- When a person enters stage 3, extremely slow brain waves called delta waves are interspersed with smaller, faster waves.
- In stage 4, the brain produces delta waves almost exclusively. Stages 3 and 4 are referred to as deep sleep, and it is very difficult to wake someone from them. In deep sleep, there is no eye movement or muscle activity. It is in this deep sleep when bedwetting, sleepwalking, and night terrors can occur. These events happen when the chemical neuro-modulator GABA, is low in our body system. When it is low we are unable to put the brakes on our emotions and control our motor nerves. It has been observed that sleepwalkers can literally drive a car and not know they are doing it. Often this will happen when the body is physically over stressed. Balanced GABA keeps us from making unconscious movements and tossing and turning restlessly because GABA slows down our motor nerve activity so that we have relaxed muscles. When GABA is deficient strong emotions can arise and the motor neurons can take command over the body. It is this emotional arousal and motor neuron control that causes walking in your sleep. However, it is also in this deep sleep stage that one can feel deeply rested and refreshed if you have a higher level of GABA. My experience indicates that doing the theta meditation with the companion CD to my book can naturally help activate the neuro-modulator GABA before you sleep. GABA is one of the important neurotransmitters to evaluate when you are having difficulty sleeping. My book has an assessment in it that can give you an indicator of whether your various neurotransmitters are weak or strong.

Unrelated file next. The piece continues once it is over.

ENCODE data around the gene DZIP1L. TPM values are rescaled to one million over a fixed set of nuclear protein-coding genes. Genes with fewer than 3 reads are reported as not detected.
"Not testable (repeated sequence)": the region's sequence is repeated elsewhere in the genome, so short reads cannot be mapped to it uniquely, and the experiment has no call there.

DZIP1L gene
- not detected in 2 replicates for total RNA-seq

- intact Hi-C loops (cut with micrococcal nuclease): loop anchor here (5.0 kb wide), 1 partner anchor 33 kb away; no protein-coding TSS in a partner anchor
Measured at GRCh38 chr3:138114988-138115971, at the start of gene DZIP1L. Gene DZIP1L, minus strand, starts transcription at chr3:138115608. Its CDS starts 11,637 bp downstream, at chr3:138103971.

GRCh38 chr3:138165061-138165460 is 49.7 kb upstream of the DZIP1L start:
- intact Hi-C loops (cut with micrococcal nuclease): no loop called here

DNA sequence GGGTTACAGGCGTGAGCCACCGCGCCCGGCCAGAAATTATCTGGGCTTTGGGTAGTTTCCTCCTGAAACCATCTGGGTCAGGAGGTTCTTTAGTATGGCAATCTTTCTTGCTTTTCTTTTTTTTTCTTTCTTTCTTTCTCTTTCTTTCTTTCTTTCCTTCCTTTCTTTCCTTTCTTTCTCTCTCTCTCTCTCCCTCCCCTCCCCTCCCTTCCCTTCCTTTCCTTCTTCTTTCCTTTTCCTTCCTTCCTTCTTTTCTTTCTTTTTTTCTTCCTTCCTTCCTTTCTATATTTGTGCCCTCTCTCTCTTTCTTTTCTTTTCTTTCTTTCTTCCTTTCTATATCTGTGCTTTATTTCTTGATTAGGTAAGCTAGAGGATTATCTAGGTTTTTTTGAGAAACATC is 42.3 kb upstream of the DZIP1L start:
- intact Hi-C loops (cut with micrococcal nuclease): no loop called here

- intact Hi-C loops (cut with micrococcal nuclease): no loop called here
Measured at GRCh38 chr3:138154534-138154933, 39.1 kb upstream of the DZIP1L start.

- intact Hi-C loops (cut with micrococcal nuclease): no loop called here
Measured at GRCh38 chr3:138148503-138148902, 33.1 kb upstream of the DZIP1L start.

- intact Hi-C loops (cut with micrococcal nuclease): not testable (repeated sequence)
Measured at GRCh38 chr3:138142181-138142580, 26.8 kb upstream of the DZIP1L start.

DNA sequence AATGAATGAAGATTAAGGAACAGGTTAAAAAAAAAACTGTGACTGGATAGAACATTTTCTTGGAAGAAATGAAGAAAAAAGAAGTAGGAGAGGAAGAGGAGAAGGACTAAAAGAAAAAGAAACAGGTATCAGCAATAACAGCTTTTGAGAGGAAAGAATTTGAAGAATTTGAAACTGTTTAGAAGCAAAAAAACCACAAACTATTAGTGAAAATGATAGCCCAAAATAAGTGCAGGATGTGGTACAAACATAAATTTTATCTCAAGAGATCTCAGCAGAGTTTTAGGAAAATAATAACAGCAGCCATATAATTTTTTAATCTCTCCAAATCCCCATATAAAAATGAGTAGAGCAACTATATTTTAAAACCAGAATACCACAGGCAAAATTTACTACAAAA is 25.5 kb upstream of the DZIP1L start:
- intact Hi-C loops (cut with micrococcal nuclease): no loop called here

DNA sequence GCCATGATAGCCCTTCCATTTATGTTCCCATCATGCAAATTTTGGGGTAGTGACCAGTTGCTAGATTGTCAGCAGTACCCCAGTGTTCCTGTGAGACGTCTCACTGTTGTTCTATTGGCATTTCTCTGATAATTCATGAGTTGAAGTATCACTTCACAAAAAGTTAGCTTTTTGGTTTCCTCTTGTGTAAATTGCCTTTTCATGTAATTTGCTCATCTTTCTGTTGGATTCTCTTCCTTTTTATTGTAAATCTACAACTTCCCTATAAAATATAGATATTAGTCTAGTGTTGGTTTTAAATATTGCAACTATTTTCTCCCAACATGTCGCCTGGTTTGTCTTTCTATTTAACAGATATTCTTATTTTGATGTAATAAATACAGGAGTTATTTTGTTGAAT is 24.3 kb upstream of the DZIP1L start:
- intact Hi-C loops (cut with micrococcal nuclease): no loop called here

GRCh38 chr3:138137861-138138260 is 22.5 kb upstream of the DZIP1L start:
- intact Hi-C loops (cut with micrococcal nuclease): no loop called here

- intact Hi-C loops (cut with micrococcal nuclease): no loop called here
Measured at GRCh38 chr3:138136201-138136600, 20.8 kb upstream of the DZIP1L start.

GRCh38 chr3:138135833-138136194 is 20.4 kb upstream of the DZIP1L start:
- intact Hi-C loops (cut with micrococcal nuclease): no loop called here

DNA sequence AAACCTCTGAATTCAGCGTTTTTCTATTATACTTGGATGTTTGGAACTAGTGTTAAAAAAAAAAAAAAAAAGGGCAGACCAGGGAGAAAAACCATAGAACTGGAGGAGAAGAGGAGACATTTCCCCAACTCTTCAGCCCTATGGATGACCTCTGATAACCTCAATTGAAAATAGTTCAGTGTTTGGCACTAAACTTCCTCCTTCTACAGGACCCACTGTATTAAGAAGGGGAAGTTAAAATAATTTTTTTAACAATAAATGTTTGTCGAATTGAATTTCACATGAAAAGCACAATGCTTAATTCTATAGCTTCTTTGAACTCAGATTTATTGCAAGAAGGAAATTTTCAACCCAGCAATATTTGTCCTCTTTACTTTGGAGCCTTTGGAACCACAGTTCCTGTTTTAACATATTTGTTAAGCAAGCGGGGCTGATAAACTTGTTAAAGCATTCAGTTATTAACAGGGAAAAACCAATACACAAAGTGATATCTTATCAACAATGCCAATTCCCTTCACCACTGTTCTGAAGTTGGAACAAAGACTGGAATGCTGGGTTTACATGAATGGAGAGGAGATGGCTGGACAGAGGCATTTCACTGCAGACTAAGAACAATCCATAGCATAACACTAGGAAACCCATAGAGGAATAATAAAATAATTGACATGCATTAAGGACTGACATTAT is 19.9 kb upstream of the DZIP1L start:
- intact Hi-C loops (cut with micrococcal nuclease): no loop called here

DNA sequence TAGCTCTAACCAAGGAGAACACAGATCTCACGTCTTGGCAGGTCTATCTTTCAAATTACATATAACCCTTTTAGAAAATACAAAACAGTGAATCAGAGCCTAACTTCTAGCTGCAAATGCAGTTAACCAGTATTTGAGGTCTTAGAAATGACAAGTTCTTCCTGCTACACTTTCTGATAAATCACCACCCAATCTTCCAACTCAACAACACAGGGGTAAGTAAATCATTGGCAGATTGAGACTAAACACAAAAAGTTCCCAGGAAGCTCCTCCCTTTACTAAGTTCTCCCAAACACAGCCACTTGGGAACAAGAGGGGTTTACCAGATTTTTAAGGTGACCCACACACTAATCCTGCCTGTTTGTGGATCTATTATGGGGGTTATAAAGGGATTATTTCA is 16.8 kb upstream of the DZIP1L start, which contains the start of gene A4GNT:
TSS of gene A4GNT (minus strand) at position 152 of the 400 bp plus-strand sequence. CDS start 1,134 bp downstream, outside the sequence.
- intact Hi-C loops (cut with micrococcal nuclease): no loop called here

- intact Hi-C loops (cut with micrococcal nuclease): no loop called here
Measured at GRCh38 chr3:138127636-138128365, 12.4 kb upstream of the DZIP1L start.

- In stage 5 it is hard to be awakened and your brain is busy and is especially active in the forehead area. The brain at this point in your sleep is almost as active as it is during the day. This is the stage where you dream and your muscles are suppressed and your limbs temporarily paralyzed. But your breathing, blood pressure and heart rate accelerates and your eyes jerk rapidly. This stage is called REM (rapid eye movement) sleep. You are in this stage 20% of night time sleep and the last time you experience REM is right before you wake up. This last REM experience permits us to remember our dreams. Most people experience three to five intervals of REM sleep each night. Older adults spend progressively less time in REM sleep.
During these 5 stages the spinal cord neurons slow down and in some cases stop firing. Our breathing and heart rate move into a slower rhythm. The forehead area of the brain is the frontal cortex. In this area brain activity slows down like a car that is idling. When this happens basic nerve cell repair of your brain and body takes place and growth hormone is being released into the body. Also, dead cells are discarded through the blood and lymph systems and learning is being consolidated from the day. The brain is working in our behalf to repair and restore our body, but the question is: are we getting enough sleep to have all that done for us?